Falling in Love on Skalkaho Pass - Montana

Josh and I met at Adventure Cycling in the spring of 2008, we were both 26. I know we seem so together now: cat owners, blog keepers, world travelers, and we make pizza from scratch like once a month, but things were different back then. Neither of us had much experience bicycle touring, or, actually, experience with one another, when we decided to spend our long 4th of July weekend bike touring over Skalkaho Pass. We’d been dating for about two months.

We left in the late afternoon after work (the Montana evening stretches on endlessly) and headed down the road with our borrowed trailers. I felt suddenly shy and couldn’t think of anything to talk about. I decided to pretend I was interviewing a famous guest on television about his childhood and launched in. By the time we reached our first camp-spot on Rock Creek we were both feeling a lot more comfortable—and exhausted! We declined to cook the dinner we’d brought instead opting to eat an entire bag of cookies and then fall asleep without setting up our tent.

Over the years I’ve gotten more used to riding consecutively, but the second day of a tour is always hard for me and the second day of that tour was no exception. My behind was unhappy. My legs complained. I tried to be sunshine-y, but I felt like crying. But then. The coolest thing happened. We made it to the top! And even though it was July, there was still a little snow left. I laughed out loud and threw a snowball. I was proud of my legs for carrying me all the way up, and then we began the long decent, and even though my butt was still sore (and it would take me a long time to get the correct tilt on my seat so that wouldn’t be a problem) I sort of forgot in the midst of being excited about getting to go really fast and checking out all the waterfalls and summer foliage. By the time we got to our friends’ house in Hamilton I couldn’t believe how quickly the day had gone. I’d also remembered an incredibly important fact about Josh: he adored ice-cream as much as I did. We walked over to the neighborhood Dairy Queen and devoured several large cones. Each.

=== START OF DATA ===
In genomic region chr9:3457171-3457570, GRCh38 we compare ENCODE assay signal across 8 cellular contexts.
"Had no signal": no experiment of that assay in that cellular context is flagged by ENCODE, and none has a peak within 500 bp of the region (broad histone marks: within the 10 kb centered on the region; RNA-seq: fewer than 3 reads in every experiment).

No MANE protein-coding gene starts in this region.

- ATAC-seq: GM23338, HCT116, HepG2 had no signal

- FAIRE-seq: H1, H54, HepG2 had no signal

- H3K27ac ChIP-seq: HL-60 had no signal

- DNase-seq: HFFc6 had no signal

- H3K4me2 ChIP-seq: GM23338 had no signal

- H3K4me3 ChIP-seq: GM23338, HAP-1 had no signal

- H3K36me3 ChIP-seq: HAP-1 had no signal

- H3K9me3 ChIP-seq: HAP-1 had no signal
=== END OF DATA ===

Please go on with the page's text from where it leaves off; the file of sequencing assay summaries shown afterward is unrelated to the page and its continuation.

The next day we had breakfast at Hamilton’s local greasy spoon. I don’t remember what it’s called, but if you go through Hamilton—GO THERE. You can’t miss it: There’s a huge coffee cup on the sign and it’s right on the main drag. The coffee is great and the cinnamon rolls are as big as your head.

Our friends had suggested an alternate route back to Missoula, so we meandered the last 50 miles on small country roads. We were pretty quiet as we headed homeward, lulled into silence by our full bellies, the spectacular scenery, and a new sense of comfort with one another. Riding down the dirt road edged by the beautiful Bitterroot Mountain Range, our trailers bounced next to each other, creating twin dust clouds.

Get more information about bike overnights.

Sarah's favorite bike shop in Missoula, MT: Hellgate Cyclery

Photos by Sarah Raz. Top: Josh and Sarah pose in front of Skalkaho Falls. Bottom: Josh can’t help smiling after all the good coffee he drank at Hamilton’s Greasy Spoon Diner.

3 responses so far ↓

Cherie - Apr 6, 2011 at 5:27 AM

This looks like a great ride! Do you have a map of the route you took?

Josh Tack - Apr 12, 2011 at 9:06 AM

Hey Cherie,

I went ahead and mapped the route on MapMyRide.com for you. You can check it out here:

http://www.mapmyride.com/routes/view/31576506

You do need to hop on the interstate between Clinton and the Rock Creek exit (just a few miles, and legal in Montana), but outside of that it was a very low traffic and scenic ride. Also, the grade heading up Skalkaho Pass from the west is pretty gentle, and smooth gravel. The descent down towards Hamilton, however, is steeper, but not scary.

Heading north out of Hamilton, we navigated side roads away from Hwy93, but there have been some new sections of bike path added along Hwy93 since then.

THOMAS - May 24, 2011 at 12:53 PM

The restraunt in Hamilton that the picture is taken by is the Coffee Cup Cafe. Also Skalkaho pass from the west (coming from Hamilton heading east) is the steep side.
Happy riding, TW

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